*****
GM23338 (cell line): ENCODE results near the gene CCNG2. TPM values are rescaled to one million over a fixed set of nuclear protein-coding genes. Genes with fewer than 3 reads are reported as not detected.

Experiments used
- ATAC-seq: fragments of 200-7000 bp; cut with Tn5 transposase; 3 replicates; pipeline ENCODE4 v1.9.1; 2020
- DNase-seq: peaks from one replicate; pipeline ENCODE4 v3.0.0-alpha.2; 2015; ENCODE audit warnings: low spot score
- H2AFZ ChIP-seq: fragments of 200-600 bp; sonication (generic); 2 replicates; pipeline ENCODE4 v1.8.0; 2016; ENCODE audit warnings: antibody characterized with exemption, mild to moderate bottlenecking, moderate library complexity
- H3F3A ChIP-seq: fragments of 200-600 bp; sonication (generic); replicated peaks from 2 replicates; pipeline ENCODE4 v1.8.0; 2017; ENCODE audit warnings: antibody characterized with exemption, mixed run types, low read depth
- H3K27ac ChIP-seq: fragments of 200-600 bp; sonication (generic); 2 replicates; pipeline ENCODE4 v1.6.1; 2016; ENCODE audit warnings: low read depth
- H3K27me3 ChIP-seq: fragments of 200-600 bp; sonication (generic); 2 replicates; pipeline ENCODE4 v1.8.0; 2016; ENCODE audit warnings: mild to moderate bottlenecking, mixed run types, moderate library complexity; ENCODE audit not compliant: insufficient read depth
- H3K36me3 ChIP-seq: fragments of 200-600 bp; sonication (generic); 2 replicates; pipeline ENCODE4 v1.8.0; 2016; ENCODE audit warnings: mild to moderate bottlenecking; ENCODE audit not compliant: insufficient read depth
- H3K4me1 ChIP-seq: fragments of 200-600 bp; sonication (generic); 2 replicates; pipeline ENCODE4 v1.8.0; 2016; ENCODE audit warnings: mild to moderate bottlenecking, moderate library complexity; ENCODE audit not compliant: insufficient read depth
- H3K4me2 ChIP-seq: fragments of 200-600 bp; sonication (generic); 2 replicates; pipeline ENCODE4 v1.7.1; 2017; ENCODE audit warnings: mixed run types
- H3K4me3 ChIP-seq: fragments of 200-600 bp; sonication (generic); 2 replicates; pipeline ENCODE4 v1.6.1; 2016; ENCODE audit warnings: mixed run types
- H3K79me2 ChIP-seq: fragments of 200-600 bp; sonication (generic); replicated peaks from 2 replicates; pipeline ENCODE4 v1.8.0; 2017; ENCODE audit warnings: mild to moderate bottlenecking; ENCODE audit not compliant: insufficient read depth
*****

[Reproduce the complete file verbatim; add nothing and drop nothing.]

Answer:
GM23338 (cell line): ENCODE results near the gene CCNG2. TPM values are rescaled to one million over a fixed set of nuclear protein-coding genes. Genes with fewer than 3 reads are reported as not detected.

Experiments used
- ATAC-seq: fragments of 200-7000 bp; cut with Tn5 transposase; 3 replicates; pipeline ENCODE4 v1.9.1; 2020
- DNase-seq: peaks from one replicate; pipeline ENCODE4 v3.0.0-alpha.2; 2015; ENCODE audit warnings: low spot score
- H2AFZ ChIP-seq: fragments of 200-600 bp; sonication (generic); 2 replicates; pipeline ENCODE4 v1.8.0; 2016; ENCODE audit warnings: antibody characterized with exemption, mild to moderate bottlenecking, moderate library complexity
- H3F3A ChIP-seq: fragments of 200-600 bp; sonication (generic); replicated peaks from 2 replicates; pipeline ENCODE4 v1.8.0; 2017; ENCODE audit warnings: antibody characterized with exemption, mixed run types, low read depth
- H3K27ac ChIP-seq: fragments of 200-600 bp; sonication (generic); 2 replicates; pipeline ENCODE4 v1.6.1; 2016; ENCODE audit warnings: low read depth
- H3K27me3 ChIP-seq: fragments of 200-600 bp; sonication (generic); 2 replicates; pipeline ENCODE4 v1.8.0; 2016; ENCODE audit warnings: mild to moderate bottlenecking, mixed run types, moderate library complexity; ENCODE audit not compliant: insufficient read depth
- H3K36me3 ChIP-seq: fragments of 200-600 bp; sonication (generic); 2 replicates; pipeline ENCODE4 v1.8.0; 2016; ENCODE audit warnings: mild to moderate bottlenecking; ENCODE audit not compliant: insufficient read depth
- H3K4me1 ChIP-seq: fragments of 200-600 bp; sonication (generic); 2 replicates; pipeline ENCODE4 v1.8.0; 2016; ENCODE audit warnings: mild to moderate bottlenecking, moderate library complexity; ENCODE audit not compliant: insufficient read depth
- H3K4me2 ChIP-seq: fragments of 200-600 bp; sonication (generic); 2 replicates; pipeline ENCODE4 v1.7.1; 2017; ENCODE audit warnings: mixed run types
- H3K4me3 ChIP-seq: fragments of 200-600 bp; sonication (generic); 2 replicates; pipeline ENCODE4 v1.6.1; 2016; ENCODE audit warnings: mixed run types
- H3K79me2 ChIP-seq: fragments of 200-600 bp; sonication (generic); replicated peaks from 2 replicates; pipeline ENCODE4 v1.8.0; 2017; ENCODE audit warnings: mild to moderate bottlenecking; ENCODE audit not compliant: insufficient read depth